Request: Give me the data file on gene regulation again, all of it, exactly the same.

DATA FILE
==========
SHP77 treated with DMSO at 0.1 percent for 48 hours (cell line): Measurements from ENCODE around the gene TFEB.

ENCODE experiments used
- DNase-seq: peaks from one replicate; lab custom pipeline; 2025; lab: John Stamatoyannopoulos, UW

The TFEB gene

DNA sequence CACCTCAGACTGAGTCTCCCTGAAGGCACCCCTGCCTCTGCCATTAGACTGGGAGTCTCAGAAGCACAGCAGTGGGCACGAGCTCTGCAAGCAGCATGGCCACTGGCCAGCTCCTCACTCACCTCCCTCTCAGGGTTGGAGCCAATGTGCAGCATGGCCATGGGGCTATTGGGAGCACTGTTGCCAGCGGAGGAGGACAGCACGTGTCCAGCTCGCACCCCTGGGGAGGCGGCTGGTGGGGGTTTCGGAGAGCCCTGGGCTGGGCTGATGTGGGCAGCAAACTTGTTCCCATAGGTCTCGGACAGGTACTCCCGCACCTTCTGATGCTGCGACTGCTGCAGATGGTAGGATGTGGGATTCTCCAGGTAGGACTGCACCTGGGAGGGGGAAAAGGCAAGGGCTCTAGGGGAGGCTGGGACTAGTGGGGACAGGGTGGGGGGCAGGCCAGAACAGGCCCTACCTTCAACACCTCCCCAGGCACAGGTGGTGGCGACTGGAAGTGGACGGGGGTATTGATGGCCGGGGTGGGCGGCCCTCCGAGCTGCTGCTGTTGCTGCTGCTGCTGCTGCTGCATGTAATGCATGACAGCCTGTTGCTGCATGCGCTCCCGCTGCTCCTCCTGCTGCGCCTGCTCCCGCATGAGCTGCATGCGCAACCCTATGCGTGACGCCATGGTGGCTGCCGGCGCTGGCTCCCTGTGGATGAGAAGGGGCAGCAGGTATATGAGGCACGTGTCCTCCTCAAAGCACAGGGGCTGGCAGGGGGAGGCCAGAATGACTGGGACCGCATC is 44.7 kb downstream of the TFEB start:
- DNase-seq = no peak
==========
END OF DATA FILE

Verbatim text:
SHP77 treated with DMSO at 0.1 percent for 48 hours (cell line): Measurements from ENCODE around the gene TFEB.

ENCODE experiments used
- DNase-seq: peaks from one replicate; lab custom pipeline; 2025; lab: John Stamatoyannopoulos, UW

The TFEB gene

DNA sequence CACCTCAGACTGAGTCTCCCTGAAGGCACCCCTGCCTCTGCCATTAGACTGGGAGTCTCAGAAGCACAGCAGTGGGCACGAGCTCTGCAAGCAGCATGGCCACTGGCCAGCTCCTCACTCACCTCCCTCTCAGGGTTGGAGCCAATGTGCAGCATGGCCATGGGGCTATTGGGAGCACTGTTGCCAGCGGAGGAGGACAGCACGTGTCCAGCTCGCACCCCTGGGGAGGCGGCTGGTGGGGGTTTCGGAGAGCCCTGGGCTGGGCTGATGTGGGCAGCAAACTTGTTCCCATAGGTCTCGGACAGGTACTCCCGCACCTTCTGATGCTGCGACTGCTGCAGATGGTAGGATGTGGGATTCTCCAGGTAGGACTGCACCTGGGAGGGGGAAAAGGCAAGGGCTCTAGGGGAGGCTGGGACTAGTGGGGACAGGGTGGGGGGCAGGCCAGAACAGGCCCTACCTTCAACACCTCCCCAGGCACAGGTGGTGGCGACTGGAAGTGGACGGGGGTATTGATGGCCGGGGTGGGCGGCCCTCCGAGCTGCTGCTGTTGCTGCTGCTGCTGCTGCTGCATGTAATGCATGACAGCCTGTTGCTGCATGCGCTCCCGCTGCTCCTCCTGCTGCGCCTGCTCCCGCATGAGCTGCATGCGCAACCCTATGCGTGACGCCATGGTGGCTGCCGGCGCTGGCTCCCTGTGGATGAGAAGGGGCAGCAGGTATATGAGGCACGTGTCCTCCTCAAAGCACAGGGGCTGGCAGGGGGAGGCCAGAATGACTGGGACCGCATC is 44.7 kb downstream of the TFEB start:
- DNase-seq = no peak